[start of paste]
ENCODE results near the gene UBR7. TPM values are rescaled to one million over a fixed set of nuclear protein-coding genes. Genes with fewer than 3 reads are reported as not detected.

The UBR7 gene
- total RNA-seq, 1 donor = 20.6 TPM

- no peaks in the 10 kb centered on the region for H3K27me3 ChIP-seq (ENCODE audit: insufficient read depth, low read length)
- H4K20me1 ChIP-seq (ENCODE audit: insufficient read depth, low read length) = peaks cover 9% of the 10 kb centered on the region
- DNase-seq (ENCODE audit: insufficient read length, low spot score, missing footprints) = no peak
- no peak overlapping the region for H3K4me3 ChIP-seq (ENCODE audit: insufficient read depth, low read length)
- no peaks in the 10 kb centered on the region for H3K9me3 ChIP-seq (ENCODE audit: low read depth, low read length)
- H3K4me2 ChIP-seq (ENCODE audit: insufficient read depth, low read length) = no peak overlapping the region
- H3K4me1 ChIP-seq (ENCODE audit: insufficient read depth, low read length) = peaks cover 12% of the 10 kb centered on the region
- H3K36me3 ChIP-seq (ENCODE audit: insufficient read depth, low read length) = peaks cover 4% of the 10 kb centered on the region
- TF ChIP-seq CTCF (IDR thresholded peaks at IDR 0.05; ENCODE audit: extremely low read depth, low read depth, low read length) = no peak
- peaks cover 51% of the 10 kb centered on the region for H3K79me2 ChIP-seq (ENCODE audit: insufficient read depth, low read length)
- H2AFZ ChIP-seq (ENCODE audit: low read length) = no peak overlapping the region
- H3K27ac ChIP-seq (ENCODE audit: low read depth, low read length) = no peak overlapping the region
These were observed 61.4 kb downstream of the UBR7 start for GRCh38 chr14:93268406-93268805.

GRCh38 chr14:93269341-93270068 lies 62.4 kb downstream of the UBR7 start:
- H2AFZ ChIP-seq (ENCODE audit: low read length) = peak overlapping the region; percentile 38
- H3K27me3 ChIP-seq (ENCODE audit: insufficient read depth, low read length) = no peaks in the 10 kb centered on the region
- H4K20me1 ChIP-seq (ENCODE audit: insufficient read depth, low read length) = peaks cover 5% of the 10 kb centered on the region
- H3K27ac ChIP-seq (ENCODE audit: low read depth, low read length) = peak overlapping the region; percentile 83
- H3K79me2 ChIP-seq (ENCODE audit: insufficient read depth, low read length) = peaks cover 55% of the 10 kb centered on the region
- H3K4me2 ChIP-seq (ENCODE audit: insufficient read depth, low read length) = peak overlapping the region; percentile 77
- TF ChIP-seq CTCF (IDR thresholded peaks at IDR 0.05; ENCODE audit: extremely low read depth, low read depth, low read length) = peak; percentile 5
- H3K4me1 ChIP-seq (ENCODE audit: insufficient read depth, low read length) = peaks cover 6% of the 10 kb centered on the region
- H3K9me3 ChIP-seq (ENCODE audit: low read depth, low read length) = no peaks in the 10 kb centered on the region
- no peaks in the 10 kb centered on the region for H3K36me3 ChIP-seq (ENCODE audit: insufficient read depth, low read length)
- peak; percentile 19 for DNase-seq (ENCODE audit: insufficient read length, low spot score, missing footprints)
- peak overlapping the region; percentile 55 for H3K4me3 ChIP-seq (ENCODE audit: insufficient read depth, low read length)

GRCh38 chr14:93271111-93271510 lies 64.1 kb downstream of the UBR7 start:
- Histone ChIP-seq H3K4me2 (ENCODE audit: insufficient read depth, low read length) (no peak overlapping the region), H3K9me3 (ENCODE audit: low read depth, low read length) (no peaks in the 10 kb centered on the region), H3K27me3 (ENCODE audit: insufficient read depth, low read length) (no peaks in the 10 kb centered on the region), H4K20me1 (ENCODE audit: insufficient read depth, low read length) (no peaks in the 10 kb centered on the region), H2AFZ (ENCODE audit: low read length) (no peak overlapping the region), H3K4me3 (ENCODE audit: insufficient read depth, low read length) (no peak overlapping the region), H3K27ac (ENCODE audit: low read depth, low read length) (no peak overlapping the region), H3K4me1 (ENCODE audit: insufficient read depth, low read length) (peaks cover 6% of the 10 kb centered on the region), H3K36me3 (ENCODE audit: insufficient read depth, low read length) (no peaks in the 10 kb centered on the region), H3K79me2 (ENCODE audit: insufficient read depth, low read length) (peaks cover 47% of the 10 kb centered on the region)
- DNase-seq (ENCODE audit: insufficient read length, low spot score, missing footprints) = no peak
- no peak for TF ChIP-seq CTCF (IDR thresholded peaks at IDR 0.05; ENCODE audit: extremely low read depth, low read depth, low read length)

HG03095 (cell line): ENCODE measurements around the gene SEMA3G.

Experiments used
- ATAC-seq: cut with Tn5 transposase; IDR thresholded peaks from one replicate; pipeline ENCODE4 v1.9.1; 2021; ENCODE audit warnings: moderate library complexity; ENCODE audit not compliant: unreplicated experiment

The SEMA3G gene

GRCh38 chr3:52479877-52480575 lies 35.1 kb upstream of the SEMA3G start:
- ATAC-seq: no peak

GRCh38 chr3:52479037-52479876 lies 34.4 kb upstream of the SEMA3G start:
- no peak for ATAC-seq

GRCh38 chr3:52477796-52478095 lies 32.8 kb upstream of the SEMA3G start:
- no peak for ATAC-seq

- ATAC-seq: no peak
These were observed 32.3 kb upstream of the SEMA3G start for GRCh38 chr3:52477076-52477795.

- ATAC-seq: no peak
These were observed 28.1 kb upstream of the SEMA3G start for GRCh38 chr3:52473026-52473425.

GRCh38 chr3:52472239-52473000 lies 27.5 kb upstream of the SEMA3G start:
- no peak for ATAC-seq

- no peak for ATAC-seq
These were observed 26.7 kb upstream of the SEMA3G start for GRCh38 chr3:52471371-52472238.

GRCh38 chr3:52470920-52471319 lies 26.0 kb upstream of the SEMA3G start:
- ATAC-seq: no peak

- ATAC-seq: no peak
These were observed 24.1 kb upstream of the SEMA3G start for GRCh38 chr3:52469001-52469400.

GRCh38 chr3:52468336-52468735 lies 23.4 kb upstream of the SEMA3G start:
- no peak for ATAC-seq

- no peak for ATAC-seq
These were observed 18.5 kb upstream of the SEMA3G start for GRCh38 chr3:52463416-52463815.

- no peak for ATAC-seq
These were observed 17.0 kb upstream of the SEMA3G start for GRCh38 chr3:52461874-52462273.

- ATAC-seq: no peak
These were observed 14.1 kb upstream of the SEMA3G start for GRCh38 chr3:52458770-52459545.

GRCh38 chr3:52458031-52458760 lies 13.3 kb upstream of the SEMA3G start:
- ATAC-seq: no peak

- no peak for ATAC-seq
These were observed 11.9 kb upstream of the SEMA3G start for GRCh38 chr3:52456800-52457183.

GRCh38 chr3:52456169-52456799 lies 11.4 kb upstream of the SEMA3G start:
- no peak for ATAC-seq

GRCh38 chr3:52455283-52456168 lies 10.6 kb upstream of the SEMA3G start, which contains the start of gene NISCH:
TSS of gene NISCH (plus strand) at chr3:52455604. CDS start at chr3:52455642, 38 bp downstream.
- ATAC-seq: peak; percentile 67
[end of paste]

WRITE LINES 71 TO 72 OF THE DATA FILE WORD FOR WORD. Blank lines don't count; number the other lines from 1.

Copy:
TSS of gene NISCH (plus strand) at chr3:52455604. CDS start at chr3:52455642, 38 bp downstream.
- ATAC-seq: peak; percentile 67